- The Washington Times - Friday, January 20, 2006


Oil prices zoomed to a four-and-a-half month high above $68 a barrel yesterday, rallying on supply fears tied to Iran’s tense diplomatic standoff with the West over its nuclear ambitions.

Labor unrest in oil-rich Nigeria and new threats from al Qaeda contributed to traders’ jitters at a time when global petroleum demand is high and the emergency supply cushion is thin, leaving little room in the event of an output disruption.

Analysts said speculative buying by hedge funds and commodity funds also buoyed crude futures, which settled at their highest level since Sept. 1, just days after Hurricane Katrina made landfall.

The Gulf of Mexico’s offshore petroleum industry is far from recovering from Hurricanes Katrina and Rita, and at least one-sixth of the region’s normal daily oil production will still be off line at the start of the next storm season, a federal agency says.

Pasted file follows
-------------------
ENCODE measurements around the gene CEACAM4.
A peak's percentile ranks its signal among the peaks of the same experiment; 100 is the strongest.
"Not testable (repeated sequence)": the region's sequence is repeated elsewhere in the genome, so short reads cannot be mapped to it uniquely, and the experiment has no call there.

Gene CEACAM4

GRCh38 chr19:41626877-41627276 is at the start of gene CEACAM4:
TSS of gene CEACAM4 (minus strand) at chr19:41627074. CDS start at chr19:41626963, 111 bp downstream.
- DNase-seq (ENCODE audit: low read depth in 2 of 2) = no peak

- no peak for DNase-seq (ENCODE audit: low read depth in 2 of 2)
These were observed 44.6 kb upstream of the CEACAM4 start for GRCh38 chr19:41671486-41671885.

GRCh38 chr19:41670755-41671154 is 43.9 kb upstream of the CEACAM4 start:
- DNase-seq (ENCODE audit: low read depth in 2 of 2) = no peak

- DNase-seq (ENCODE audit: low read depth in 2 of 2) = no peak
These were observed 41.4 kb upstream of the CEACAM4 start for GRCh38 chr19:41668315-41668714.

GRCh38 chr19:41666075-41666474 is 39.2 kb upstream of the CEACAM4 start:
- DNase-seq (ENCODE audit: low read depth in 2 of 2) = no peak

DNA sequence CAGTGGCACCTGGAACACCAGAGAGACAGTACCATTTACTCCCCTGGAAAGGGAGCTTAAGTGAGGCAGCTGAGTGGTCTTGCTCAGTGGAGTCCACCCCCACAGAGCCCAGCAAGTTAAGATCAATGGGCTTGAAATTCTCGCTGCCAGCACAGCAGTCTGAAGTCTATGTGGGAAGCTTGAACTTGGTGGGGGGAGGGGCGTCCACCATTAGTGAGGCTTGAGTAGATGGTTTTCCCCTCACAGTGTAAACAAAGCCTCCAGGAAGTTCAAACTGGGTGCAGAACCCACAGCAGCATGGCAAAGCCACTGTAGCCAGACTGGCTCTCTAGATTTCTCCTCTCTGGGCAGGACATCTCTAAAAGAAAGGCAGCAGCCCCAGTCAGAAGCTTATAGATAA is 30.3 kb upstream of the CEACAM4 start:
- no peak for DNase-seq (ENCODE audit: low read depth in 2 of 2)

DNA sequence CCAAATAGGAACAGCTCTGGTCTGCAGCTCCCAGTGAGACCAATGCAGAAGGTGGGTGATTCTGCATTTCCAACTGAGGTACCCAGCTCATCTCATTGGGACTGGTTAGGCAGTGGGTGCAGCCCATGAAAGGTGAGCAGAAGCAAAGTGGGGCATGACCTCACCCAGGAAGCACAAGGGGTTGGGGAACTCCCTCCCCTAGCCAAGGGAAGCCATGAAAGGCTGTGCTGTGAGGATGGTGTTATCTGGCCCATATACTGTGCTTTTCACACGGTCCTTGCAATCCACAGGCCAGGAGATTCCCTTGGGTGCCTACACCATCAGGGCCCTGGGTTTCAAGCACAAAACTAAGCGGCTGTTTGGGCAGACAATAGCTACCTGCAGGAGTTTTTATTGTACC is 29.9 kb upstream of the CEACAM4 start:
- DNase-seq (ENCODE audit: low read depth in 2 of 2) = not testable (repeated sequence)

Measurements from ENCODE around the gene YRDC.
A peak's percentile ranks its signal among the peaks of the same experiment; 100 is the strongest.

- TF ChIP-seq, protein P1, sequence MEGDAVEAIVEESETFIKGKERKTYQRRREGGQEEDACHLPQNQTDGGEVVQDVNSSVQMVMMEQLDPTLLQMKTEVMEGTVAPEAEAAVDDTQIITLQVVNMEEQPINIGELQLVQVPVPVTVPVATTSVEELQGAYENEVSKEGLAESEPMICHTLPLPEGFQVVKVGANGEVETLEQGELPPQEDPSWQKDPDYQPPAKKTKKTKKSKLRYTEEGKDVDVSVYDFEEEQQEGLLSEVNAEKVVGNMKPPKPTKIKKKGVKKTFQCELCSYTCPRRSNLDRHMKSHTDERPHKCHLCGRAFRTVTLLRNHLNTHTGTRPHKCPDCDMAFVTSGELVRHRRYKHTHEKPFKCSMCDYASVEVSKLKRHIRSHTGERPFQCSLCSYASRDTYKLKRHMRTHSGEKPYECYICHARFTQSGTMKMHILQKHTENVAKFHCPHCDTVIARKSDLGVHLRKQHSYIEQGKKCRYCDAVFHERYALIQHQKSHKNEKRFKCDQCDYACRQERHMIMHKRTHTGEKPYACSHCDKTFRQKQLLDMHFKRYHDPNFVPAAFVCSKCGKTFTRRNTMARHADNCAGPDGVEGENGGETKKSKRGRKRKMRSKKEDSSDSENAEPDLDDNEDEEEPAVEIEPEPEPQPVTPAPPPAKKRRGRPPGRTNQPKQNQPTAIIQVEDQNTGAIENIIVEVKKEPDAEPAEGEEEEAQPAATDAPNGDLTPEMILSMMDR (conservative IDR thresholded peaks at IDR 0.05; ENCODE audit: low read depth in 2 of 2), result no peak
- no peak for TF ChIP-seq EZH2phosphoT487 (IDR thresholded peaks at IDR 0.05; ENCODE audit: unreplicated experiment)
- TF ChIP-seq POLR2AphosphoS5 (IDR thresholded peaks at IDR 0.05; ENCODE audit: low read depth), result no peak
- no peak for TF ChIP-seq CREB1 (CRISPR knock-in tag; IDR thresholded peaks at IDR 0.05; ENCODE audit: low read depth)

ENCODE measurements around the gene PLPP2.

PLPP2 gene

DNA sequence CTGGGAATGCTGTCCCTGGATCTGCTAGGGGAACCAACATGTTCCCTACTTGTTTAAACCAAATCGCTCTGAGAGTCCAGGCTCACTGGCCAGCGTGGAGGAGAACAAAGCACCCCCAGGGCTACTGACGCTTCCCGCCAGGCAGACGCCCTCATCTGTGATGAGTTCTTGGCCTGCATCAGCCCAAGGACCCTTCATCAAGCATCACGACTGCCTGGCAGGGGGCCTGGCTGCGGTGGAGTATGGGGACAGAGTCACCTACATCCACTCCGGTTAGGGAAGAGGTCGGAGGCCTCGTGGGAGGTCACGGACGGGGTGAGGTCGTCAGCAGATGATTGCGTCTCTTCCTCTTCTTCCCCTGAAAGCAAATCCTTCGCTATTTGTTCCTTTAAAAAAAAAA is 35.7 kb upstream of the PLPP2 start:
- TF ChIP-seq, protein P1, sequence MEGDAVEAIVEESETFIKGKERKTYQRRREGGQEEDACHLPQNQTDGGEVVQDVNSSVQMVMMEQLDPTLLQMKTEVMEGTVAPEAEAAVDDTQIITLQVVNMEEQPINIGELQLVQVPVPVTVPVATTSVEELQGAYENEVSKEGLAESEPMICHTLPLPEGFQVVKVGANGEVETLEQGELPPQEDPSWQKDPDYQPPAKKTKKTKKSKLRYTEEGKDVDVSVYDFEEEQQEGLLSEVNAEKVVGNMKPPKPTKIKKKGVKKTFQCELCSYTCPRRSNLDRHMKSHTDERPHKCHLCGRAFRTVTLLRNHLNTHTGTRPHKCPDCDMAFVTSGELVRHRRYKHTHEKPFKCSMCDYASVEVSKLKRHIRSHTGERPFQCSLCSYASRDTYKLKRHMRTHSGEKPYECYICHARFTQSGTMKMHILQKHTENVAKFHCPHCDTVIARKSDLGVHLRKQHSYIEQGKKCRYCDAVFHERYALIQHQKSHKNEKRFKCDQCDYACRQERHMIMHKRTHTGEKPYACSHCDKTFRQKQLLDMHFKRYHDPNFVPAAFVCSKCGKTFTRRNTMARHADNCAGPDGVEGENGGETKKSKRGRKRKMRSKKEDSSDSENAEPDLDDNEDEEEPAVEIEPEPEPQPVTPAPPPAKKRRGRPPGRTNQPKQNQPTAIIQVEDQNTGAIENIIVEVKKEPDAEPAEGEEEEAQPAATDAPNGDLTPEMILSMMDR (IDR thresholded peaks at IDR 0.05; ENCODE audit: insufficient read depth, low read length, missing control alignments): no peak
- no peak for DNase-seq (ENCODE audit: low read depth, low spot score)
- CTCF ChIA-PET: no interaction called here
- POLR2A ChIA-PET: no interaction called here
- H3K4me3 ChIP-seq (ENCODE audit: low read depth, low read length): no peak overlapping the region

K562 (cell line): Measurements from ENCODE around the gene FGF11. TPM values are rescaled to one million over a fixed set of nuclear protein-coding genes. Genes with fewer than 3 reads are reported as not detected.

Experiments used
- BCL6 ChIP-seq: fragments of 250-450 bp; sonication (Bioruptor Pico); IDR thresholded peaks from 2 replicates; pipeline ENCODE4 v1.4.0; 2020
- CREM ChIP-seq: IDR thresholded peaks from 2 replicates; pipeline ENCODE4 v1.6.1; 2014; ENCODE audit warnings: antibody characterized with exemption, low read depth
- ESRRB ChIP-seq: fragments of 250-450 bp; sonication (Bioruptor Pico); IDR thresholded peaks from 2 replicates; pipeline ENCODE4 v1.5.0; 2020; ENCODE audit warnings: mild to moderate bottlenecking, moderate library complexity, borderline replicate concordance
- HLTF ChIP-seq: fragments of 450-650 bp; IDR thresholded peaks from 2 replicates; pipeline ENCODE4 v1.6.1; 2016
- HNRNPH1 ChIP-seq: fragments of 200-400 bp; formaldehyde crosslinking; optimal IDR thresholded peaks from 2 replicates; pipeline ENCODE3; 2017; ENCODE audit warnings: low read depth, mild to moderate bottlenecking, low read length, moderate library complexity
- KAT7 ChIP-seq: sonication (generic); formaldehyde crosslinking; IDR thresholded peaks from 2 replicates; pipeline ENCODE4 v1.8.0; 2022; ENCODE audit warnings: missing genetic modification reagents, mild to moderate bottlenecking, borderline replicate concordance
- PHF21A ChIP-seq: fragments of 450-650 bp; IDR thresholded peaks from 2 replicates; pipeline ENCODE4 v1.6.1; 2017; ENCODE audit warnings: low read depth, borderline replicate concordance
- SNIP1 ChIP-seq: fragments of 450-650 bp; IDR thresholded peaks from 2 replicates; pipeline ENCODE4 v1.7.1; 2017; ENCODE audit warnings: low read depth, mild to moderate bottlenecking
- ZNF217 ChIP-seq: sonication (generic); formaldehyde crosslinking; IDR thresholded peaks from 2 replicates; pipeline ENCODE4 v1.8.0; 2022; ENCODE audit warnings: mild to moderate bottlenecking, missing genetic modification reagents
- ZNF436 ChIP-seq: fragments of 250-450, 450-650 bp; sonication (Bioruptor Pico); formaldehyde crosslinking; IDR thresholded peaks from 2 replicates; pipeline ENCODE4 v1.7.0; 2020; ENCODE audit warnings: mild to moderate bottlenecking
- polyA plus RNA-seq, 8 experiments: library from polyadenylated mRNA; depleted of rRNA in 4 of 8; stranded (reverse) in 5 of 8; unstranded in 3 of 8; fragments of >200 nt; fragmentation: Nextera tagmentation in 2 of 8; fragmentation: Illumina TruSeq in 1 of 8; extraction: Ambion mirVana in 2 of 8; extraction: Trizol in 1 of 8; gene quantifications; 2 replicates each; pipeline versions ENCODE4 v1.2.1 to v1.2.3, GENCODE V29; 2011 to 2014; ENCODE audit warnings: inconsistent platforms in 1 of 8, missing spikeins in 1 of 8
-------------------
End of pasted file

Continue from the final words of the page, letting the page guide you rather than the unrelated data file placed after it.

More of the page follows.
Katrina and Rita destroyed 115 of the Gulf’s 4,000 production platforms and damaged another 52, according to a report released Thursday by the Minerals Management Service, which manages federal offshore leases.

Hurricane season begins June 1.

The fear of new supply disruptions outweighs the knowledge that crude-oil inventory levels are at multiyear highs and that winter temperatures in the United States have been above normal, keeping demand for home-heating fuels low.

“The market is just gripped with anxiety about Iran,” said oil broker Andrew Lebow of Man Financial in New York. “It’s also concerned about Nigeria, where we actually have lost barrels. And we’ve also lost export barrels from Russia because of cold weather in Siberia that is driving up demand.”

That said, Mr. Lebow added that the market is “completely decoupled” from the fundamentals of supply and demand.

On Thursday, energy traders brushed off a U.S. government report that showed rising domestic inventories of oil and gasoline and sent crude futures to their highest close in four months.

Light sweet crude for February delivery rose $1.52 to settle at $68.35 on the New York Mercantile Exchange.

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